How does this work?
1. Let’s chat.
Your institution curates important high-quality knowledge—in your publications, collections, or members. We believe your research and unique perspectives belong in Wikipedia, where it will play an important role in informing people making behavioral, voting, or even policy decisions. Think about your institution’s mission and current strategy. Do any of the following align with your goals?
Connect your research, collections, or data to a worldwide audience
Change the world’s perception of historical figures, better representing the diversity of your field
Influence behavior, decision-making, policy, and future scholarship
Engage members, staff, or other stakeholders in a (fun!) act of public good
2. Next, we’ll collaboratively design your Wikipedia Initiative.
Now that we’ve connected to understand each other’s goals, we’ll work together to finalize the details of your custom Wikipedia Initiative. We’ll identify your target audience and narrowly define the topic of the Wikipedia pages your program participants will work to improve. As your Wikipedia Initiative consultants, we offer ideas based on Wikipedia’s content gaps and needs as well as your individual goals. Then we’ll make it happen on your behalf.
The kick-off to your Wikipedia Initiative may take the form of a 6-week online course or an in-person workshop. We’re flexible, so long as we can bring better knowledge to the world through this project. Whichever experience we land on together, we offer a Dashboard where you can follow the progress.
3. Then, Wiki Education takes it from there.
We’re experts on facilitating Initiatives that help people share their knowledge through Wikipedia. We’ll execute your Wikipedia Initiative, and you and your team can be as involved as you’d like. Here’s what the process might look like:
When subject-matter experts share their knowledge through Wikipedia and Wikidata:
Our results suggest that increased provision of information in accessible repositories like Wikipedia is a very cost-effective way to advance science. We also find that such gains are equity-improving, disproportionately benefiting those without traditional access to scientific information.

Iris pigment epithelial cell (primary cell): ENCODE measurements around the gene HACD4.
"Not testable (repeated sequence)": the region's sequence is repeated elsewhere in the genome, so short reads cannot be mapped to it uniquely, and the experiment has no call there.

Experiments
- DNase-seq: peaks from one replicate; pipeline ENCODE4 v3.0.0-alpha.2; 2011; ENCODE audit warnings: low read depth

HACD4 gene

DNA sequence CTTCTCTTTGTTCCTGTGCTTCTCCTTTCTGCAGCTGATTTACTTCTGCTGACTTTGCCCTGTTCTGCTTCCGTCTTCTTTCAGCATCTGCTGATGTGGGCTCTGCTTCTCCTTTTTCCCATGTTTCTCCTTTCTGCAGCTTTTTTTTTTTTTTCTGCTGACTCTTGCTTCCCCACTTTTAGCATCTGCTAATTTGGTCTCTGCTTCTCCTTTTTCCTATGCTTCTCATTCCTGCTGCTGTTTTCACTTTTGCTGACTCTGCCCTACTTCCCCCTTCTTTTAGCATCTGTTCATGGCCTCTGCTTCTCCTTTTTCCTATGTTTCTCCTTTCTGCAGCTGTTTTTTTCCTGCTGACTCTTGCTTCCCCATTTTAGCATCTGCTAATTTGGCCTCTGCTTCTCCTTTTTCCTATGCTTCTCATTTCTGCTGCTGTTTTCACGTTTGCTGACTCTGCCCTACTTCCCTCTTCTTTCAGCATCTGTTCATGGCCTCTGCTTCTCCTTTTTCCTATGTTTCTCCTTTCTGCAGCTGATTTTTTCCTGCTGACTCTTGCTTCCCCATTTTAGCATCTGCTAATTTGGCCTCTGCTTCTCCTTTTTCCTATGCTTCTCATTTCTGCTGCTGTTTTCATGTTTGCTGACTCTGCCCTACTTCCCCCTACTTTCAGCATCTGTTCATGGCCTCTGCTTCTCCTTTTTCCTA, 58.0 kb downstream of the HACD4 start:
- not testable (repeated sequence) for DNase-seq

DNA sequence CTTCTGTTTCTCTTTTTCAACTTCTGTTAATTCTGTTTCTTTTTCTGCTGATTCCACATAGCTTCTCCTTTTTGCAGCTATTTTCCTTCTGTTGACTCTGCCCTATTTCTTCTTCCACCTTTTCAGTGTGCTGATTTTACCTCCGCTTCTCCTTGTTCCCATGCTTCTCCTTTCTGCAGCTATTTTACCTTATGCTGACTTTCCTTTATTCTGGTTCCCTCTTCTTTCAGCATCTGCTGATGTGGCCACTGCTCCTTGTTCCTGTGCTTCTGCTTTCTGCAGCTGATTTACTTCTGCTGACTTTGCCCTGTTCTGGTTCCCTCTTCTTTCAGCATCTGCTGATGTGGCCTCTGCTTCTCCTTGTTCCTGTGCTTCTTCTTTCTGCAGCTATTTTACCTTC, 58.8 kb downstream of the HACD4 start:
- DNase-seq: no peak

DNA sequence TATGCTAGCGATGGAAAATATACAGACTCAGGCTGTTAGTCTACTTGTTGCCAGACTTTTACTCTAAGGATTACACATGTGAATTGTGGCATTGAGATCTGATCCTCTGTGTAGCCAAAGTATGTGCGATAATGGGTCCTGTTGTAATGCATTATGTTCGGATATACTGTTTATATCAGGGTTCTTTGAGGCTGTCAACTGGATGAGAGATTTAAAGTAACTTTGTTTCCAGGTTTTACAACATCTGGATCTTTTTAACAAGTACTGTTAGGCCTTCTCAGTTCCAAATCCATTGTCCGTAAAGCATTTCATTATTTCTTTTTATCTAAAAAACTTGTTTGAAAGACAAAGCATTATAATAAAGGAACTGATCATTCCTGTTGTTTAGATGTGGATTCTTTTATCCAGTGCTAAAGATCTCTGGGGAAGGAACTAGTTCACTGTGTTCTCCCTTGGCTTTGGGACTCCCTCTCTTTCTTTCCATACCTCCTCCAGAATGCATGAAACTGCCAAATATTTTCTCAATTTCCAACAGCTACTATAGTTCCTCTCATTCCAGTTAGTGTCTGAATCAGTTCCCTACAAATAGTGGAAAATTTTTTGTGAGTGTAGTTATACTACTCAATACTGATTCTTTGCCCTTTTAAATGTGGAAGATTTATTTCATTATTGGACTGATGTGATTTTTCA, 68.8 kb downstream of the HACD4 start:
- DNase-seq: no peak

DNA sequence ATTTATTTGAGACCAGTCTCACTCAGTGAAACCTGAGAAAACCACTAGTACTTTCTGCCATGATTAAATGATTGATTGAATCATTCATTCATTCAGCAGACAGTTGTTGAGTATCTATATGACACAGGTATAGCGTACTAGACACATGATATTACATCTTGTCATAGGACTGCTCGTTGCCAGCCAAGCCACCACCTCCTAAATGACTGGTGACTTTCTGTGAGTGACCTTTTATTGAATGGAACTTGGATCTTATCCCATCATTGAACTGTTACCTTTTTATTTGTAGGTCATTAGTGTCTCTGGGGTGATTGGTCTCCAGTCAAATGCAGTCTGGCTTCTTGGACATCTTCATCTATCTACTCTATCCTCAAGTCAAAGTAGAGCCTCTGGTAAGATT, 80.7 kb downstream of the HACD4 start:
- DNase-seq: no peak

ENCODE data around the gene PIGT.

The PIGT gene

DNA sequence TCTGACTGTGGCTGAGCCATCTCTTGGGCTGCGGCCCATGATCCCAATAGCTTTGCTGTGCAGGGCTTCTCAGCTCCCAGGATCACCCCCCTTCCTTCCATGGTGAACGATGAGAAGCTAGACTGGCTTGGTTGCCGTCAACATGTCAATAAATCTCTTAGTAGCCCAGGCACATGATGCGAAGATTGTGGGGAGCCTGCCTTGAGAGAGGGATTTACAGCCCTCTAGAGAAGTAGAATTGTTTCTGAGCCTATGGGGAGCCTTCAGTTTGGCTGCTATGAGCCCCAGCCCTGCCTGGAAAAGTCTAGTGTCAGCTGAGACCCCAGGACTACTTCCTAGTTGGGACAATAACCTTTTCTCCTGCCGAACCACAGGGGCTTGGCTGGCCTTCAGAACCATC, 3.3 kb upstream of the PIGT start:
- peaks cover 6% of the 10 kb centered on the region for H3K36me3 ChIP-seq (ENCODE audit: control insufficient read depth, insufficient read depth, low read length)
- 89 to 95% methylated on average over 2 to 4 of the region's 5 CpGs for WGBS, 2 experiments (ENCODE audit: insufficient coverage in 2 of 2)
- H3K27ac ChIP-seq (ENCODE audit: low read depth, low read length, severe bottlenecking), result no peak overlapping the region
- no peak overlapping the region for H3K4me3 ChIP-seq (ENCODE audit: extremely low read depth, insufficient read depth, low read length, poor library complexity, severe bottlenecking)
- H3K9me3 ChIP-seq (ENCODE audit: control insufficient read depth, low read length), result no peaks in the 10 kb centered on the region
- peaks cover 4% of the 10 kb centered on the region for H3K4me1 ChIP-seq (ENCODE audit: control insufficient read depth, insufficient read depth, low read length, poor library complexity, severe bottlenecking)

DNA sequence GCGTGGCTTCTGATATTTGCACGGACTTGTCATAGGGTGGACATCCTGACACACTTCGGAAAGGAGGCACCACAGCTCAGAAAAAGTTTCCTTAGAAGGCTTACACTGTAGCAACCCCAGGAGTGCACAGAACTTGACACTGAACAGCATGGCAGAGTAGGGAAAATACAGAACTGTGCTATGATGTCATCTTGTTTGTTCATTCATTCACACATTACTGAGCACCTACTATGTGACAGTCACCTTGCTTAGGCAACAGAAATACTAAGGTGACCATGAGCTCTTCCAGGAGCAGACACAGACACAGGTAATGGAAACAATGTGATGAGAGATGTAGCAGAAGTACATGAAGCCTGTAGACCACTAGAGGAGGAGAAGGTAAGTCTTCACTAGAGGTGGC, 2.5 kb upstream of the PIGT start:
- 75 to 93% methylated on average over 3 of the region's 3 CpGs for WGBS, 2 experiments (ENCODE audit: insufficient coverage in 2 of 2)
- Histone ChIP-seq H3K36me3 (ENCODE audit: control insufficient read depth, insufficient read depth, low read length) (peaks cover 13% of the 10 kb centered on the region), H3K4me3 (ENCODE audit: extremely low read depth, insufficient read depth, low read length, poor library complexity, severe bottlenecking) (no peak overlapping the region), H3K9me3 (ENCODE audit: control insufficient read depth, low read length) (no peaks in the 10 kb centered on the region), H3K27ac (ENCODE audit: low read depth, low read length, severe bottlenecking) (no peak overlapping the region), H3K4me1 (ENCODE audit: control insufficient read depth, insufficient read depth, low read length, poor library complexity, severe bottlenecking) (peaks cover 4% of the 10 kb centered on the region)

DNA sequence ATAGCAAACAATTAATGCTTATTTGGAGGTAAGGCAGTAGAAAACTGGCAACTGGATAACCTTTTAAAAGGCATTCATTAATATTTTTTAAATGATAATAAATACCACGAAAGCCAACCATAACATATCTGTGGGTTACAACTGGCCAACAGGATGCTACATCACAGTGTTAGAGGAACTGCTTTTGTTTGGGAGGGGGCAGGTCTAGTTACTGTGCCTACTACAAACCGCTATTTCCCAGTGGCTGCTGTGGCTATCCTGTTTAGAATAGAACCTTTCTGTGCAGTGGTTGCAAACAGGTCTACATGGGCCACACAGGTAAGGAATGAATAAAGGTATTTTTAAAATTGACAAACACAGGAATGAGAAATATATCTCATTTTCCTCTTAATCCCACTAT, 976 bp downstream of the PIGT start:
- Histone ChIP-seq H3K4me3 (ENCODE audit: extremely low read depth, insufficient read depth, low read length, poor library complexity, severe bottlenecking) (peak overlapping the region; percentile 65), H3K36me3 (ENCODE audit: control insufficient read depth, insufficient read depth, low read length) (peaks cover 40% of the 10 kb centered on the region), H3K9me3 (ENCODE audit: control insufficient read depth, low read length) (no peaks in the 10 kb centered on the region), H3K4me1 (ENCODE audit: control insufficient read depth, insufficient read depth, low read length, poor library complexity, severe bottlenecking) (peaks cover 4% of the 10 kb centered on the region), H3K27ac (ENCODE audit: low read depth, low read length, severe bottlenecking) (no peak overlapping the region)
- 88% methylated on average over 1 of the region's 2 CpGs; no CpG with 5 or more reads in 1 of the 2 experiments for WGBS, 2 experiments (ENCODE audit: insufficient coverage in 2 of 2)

I have been looking for forums to share science and policy more publicly than academia’s usual route of writing for scientific audiences in journal publications, which are often limited to people who can reach behind paywalls and translate scientific jargon. Writing for Wikipedia offers a chance to share research and policy information with anyone who has access to the internet, and this truly open-source approach really drew me in!
Wikipedia is influencing both what judges cite and how they write up their decisions. Our [research] results highlight an important public policy issue. With a source that is as widely used as Wikipedia, we want to make sure we are building institutions to ensure that the information is of the highest quality. The finding that judges or their staffs are using Wikipedia is a much bigger worry if the information they find there isn’t reliable.
A core part of the American Physical Society’s vision is to foster equity and inclusion in physics, and increase diversity in all its dimensions. When our members improve the diversity of physicist biographies on Wikipedia, we are amplifying the voices and increasing the visibility of physicists from groups historically marginalized in the discipline. This not only recognizes their contributions to the field, but also helps expand the perception of who can be a physicist.